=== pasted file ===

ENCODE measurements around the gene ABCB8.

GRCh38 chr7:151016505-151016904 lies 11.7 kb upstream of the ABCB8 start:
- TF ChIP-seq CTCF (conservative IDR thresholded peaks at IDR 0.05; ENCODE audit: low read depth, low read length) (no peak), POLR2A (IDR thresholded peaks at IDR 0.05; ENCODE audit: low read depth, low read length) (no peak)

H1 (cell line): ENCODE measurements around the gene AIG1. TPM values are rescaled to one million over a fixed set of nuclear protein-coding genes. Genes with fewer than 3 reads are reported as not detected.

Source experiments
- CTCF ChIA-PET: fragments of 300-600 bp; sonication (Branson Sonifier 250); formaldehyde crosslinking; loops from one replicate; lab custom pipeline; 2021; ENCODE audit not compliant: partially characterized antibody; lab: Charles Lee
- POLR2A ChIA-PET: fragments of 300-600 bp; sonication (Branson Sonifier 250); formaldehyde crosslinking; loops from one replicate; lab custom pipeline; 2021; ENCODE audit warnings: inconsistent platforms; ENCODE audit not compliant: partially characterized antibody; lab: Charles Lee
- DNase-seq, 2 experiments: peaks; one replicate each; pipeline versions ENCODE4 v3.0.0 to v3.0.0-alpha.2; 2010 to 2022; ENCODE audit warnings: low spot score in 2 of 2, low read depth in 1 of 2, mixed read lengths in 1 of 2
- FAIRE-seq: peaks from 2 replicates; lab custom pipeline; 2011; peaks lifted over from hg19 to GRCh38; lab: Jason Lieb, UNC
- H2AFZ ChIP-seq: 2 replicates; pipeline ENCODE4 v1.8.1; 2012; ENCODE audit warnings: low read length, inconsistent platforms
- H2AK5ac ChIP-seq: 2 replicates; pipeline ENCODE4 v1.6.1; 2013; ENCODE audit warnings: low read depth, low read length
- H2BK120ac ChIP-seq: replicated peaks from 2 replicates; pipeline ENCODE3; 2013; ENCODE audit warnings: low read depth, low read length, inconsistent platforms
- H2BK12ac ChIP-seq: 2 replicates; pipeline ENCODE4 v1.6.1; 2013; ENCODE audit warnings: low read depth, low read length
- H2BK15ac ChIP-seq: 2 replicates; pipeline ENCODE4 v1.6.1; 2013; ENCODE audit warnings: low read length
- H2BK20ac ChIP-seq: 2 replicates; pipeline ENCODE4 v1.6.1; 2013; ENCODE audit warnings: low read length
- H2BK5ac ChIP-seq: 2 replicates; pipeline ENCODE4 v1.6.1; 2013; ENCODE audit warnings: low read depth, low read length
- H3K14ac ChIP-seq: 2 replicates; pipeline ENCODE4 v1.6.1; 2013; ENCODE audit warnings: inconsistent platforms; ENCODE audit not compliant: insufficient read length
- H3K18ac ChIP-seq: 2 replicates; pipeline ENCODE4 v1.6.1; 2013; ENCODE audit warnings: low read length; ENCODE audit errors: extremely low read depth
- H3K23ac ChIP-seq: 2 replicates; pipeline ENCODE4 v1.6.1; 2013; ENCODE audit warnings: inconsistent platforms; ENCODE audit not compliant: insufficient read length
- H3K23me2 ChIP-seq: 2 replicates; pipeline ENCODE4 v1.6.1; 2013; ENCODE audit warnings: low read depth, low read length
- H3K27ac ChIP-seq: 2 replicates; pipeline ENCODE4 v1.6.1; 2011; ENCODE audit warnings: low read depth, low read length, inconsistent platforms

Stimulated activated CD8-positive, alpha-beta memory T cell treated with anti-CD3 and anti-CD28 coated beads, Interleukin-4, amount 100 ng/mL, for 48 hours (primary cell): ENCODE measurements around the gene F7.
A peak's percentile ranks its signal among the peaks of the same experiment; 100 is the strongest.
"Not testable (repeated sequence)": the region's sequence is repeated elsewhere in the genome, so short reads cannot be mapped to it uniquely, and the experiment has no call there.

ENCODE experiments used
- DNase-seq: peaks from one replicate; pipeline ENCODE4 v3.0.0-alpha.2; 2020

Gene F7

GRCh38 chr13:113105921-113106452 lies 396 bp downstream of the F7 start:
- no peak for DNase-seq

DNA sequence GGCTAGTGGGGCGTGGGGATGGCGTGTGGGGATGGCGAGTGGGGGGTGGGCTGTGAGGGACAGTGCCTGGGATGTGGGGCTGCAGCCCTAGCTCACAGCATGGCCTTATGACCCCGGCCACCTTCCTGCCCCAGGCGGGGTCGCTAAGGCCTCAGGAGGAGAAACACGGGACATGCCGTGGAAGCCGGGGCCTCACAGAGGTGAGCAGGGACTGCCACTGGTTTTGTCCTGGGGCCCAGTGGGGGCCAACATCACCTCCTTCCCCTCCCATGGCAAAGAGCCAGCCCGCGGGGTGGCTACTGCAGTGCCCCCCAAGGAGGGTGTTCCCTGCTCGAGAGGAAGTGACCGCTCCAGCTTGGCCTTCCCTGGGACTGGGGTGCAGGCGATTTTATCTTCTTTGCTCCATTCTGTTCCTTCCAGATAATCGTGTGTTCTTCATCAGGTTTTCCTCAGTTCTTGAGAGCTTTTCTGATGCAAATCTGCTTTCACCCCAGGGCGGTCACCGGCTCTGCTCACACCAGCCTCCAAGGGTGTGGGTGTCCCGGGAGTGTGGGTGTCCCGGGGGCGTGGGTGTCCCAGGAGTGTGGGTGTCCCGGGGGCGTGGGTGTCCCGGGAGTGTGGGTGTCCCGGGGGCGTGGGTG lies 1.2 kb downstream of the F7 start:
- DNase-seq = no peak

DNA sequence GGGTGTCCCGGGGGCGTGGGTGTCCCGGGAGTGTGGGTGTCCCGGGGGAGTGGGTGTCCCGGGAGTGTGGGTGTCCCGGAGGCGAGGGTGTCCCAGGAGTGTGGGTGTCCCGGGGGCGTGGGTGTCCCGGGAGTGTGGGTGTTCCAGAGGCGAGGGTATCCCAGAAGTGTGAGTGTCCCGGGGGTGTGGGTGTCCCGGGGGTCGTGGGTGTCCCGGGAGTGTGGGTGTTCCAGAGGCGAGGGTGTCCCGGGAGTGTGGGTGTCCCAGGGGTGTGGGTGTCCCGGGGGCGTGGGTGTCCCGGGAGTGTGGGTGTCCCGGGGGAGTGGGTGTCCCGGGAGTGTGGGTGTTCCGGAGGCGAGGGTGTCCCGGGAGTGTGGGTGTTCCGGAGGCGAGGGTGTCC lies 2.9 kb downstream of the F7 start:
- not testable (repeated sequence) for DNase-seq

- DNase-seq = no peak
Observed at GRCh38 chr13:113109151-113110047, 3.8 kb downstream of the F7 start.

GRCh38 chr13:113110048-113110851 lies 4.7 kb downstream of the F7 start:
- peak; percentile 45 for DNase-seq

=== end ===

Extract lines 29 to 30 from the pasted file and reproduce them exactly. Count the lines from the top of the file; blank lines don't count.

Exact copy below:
- no peak for DNase-seq

DNA sequence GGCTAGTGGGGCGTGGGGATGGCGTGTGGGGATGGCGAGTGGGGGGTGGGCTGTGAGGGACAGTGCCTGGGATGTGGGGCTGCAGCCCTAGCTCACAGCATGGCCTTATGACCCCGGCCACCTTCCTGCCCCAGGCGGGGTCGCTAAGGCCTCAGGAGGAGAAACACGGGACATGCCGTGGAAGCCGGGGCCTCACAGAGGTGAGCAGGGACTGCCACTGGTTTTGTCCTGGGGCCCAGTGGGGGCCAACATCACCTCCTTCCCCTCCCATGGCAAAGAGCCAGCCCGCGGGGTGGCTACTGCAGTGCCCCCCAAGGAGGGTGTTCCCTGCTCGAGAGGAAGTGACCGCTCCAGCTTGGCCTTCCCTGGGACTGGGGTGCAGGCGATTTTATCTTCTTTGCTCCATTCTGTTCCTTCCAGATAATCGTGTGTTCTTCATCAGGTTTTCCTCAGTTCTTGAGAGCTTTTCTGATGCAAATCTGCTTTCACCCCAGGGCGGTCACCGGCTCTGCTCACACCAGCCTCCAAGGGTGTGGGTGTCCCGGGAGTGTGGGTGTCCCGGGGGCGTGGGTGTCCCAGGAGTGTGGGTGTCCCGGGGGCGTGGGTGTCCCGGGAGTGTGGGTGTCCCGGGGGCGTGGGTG lies 1.2 kb downstream of the F7 start: